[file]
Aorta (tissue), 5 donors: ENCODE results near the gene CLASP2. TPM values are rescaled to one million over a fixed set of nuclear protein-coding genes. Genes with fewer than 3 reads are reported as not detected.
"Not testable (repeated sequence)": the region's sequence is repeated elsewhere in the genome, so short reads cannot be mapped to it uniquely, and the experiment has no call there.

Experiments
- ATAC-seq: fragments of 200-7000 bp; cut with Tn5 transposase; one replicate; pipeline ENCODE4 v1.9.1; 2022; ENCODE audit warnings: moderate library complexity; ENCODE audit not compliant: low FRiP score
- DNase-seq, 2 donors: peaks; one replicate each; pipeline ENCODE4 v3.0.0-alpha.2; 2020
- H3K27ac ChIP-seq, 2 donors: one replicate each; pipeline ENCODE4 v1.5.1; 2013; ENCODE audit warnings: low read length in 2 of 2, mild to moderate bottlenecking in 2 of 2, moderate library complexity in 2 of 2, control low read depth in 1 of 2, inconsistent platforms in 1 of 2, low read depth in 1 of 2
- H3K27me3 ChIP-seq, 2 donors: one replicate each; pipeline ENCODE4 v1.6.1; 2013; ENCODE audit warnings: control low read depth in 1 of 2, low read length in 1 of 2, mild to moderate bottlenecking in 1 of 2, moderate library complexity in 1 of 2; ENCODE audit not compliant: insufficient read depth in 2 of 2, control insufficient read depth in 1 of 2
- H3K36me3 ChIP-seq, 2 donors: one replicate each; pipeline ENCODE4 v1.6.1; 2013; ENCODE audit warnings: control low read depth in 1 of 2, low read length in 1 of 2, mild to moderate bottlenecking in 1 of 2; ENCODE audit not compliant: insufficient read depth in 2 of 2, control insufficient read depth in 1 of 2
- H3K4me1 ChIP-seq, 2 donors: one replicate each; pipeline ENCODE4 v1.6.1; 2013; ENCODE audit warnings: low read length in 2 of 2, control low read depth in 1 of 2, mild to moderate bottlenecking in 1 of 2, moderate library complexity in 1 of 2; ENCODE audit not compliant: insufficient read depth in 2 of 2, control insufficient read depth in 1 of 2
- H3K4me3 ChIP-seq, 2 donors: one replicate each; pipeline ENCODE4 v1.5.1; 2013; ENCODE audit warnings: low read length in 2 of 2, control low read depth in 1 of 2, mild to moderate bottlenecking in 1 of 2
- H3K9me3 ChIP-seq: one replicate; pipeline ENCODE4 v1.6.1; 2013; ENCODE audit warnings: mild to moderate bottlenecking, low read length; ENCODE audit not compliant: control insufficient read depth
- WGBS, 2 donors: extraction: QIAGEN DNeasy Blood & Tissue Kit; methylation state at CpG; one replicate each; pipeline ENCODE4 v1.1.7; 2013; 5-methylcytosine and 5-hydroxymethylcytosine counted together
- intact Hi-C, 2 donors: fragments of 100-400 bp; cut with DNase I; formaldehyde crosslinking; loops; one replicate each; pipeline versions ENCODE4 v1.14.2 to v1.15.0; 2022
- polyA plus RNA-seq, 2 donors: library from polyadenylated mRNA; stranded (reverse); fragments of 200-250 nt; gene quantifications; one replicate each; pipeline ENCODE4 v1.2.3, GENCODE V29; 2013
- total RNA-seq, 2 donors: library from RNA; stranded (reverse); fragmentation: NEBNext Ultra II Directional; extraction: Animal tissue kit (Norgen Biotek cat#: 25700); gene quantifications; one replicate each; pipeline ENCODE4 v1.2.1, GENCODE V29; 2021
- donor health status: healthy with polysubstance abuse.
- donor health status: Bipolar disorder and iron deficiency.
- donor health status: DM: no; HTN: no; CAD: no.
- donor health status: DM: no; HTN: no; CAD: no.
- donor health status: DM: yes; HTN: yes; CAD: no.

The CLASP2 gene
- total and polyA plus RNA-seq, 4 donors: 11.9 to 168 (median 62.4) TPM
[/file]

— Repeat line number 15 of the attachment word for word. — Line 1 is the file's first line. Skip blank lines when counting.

- total RNA-seq, 2 donors: library from RNA; stranded (reverse); fragmentation: NEBNext Ultra II Directional; extraction: Animal tissue kit (Norgen Biotek cat#: 25700); gene quantifications; one replicate each; pipeline ENCODE4 v1.2.1, GENCODE V29; 2021